Some everyday words and phrases deny, omit or minimize God's role in our lives.  

Words like luck, fate, fortune, providence and doom describe a world of random occurrences and purposeless lives, yet we Christians speak them freely.

I find myself believing two seemingly contradictory things at once.  I believe and accept that God is behind it all.  But I also believe that many things happen randomly or accidentally, and free will determines my response.  How is it that I can believe wholeheartedly in randomness, accident and happenstance, while knowing that the value of my life stems from God's purpose for me?  

The common phrase, "God only knows" really means, "Only God knows."  It's an admission of the vastness of his knowledge and the depth of our ignorance.  When I say, "God only knows why," I really mean, "I don't know why."  What to God is the simplest arithmetic exceeds the greatest human mind.  What looks to us like luck or fate makes perfect sense to God.

I think that our similarity with God ends where His greatness begins.  Only infinite knowledge can see our beginnings and our ends.  We can't.  He can.  Only God knows the system that organizes His universe. 

When I forget this, I recall God's answer to Job in Chapter 38:4-38.

Job 38:4(NIV)  Where were you when I laid the earth’s foundation? . . .

Ken Haynes

November 2023


Hunting whitetails in Maine back in 2001, a cow moose suggested I see a cardiologist.  Her intuition was spot on, leading to my quintuple bypass.  I didn’t get to thank her, she having left shortly after she spooked when I made a sudden noise stumbling on the rocks in the stream she occupied a few yards away.

This was in no way bad luck.  The great majority of us have our heart attack before a bypass, meaning our heart is already damaged.  The bypass mitigates but does not eliminate the damage, making life expectancy shorter and outlooks more limited.  With ten of my veins from ten to ninety percent blocked, the open-heart surgery equated to winning the lottery.  My still-healthy heart and open veins have lasted most of this millennium.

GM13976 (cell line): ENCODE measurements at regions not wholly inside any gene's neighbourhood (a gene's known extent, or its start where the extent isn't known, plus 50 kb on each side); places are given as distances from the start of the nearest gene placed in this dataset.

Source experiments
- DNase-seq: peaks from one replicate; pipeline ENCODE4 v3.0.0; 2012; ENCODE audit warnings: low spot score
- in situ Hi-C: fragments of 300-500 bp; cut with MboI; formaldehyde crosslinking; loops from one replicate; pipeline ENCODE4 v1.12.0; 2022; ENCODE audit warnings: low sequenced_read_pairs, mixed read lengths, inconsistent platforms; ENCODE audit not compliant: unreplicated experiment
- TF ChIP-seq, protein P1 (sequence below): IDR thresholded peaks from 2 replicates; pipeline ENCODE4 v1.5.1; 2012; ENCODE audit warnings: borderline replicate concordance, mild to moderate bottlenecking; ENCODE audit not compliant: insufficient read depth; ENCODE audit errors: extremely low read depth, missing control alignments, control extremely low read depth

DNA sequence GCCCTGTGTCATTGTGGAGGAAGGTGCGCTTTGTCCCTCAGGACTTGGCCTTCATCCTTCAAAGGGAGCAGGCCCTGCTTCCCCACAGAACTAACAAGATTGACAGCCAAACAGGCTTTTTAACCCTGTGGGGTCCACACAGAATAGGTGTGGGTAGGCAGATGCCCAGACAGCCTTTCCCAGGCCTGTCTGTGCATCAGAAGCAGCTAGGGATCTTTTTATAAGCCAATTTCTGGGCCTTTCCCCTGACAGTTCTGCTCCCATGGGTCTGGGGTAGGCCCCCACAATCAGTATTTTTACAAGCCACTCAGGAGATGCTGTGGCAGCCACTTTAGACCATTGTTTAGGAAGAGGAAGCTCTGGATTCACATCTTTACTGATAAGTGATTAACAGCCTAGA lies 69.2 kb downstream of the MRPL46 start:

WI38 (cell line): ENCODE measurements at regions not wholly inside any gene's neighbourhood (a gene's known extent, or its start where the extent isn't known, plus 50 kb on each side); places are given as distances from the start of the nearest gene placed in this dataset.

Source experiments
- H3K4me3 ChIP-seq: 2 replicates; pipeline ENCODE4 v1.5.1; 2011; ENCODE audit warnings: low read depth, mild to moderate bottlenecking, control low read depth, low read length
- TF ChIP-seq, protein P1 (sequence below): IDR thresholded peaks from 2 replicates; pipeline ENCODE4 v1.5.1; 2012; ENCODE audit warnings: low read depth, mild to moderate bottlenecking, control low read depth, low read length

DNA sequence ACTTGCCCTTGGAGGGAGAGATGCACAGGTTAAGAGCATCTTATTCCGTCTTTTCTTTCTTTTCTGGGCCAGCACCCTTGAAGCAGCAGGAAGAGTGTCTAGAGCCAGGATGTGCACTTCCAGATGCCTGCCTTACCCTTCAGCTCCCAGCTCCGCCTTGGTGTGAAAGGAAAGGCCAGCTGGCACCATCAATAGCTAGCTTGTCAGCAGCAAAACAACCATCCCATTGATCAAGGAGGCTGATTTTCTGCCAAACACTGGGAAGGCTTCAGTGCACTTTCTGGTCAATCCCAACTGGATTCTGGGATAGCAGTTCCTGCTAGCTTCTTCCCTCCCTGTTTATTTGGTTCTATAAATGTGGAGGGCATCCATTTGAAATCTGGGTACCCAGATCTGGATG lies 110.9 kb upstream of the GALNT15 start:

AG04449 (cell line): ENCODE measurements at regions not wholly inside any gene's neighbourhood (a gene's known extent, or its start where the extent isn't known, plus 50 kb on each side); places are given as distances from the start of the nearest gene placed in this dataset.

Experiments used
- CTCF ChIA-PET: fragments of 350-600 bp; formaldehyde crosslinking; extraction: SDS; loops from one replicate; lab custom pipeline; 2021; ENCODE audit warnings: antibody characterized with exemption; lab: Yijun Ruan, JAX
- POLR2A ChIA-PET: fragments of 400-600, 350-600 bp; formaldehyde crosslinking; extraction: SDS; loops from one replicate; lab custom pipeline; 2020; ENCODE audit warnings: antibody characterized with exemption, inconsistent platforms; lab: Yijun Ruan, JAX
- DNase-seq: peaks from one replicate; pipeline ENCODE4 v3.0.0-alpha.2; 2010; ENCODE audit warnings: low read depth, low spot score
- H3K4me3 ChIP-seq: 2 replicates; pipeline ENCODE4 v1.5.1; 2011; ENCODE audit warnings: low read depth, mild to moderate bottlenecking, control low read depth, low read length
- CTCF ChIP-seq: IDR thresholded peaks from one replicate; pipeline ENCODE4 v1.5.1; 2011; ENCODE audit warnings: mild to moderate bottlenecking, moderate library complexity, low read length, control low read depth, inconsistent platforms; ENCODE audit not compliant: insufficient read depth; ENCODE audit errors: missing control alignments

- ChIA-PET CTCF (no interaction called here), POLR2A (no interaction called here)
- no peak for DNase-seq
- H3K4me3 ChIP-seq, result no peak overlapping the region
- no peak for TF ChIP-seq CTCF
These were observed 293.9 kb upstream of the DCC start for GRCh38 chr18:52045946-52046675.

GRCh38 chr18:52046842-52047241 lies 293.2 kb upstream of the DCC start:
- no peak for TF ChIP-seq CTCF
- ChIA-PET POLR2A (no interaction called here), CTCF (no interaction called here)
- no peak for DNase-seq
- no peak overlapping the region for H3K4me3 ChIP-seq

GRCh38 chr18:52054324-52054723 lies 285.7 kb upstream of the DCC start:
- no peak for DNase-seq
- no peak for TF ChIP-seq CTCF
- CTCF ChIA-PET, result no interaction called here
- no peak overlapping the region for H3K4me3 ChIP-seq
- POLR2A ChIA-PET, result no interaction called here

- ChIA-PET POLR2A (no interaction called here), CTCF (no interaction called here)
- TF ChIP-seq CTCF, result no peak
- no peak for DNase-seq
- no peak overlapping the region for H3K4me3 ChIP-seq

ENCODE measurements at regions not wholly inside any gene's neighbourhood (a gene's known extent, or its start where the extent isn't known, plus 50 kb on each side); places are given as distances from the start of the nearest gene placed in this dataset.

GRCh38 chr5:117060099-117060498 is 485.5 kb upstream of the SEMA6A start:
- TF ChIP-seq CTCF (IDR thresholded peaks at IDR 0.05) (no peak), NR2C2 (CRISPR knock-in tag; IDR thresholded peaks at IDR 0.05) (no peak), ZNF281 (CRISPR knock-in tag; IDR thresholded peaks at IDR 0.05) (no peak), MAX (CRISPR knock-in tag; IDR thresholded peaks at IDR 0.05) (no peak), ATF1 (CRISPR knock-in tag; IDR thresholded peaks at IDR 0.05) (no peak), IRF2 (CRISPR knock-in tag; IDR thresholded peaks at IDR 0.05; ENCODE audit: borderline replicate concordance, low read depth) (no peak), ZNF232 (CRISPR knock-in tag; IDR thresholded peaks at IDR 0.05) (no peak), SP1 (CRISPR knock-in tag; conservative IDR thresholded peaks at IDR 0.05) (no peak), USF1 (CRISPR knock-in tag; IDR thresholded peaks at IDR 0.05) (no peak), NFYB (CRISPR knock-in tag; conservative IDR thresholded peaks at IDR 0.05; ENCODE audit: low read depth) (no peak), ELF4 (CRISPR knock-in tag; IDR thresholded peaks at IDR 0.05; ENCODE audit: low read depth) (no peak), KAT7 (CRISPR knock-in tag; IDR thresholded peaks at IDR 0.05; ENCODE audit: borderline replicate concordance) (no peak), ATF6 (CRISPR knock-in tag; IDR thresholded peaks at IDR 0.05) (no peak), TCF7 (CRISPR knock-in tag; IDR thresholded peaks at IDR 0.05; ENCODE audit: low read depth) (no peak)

But Madam Moose should not have been my advisor, and I had made several mistakes.

About eight of us were hunting whitetails in central Maine.  We had around four square miles to ourselves enclosing a mountain that rose about 1,400 feet from the bordering river.  I had map and compass and always knew approximately where I was, having hunted there a few times before.  That day I had been dropped off at dawn on a logging road, and asked to be picked up on another road at dusk.  To get there I would “still hunt,” hoping that the party’s random movements in the area would send deer to me.

Around 1:00 pm I was crossing a small stream full of melon-sized rocks, my rifle slung.  My foot slipped and I made a loud clatter as I regained my balance.  In the same moment, about twenty feet away there was a huge commotion as the moose spooked, scrambled up the bank and disappeared.  I had never seen a moose so close or moving so fast, nor had I ever heard such thunderous noise in our quiet woods.

The event provoked what I can only call a giant startle that froze me in midstream.  In the next moment I experienced what felt like an adrenalin dump, accompanied by an unusual sucking feeling in my chest, a feeling of “not enough.” It didn’t register as pain, but as a feeling that something was wrong.  I sat down for a while and continued my day.  I was fifty-five years old.

Back home, sensitized to new sensations and realizations, things proceeded from stress test to catheterization to having my chest cracked open.  My wife worked some magic to get me under the hands of Duke University Medical Center's Chief of Thoracic Surgery.

You may have guessed my mistakes.  Although I knew where I was, my friends only knew my approximate location, and would not miss me until dusk, at which time they could only have found me with dogs.  If I had stroked, many of the nonlethal outcomes could have immobilized me.  Exposure would have finished me off.  A nonlethal heart attack would have the same result.  Even a radio or cell phone would have been useless in that timeframe.

A friend could have helped me somewhat, but at two hundred pounds he couldn’t have carried me.  The situation would have degraded to whatever first aid was called for, and the friend either bringing help or spending the cold Maine night to provide a good fire and plenty of cover.

Certainly I should not have been out there alone, but even at fifty-five I “knew” I was indestructible.  So learning point one is that you aren’t indestructible, and point two is that you should have a buddy close by.  Or two buddies.

Third, I did not know I was a heart risk.  So point three is that you need to know what I didn’t.  I was several hundred miles from my home, and at least thirty miles from reasonable emergency health care.  Had I known I was at significant risk, I should not have put myself (and my family) in such danger.

End of story. 

Be in good shape.  Listen to your body.  Own up to your limitations. 

Get the checkup, know your risk factors, re-examine the symptoms, follow the guidelines. 


Ken Haynes -- August 2023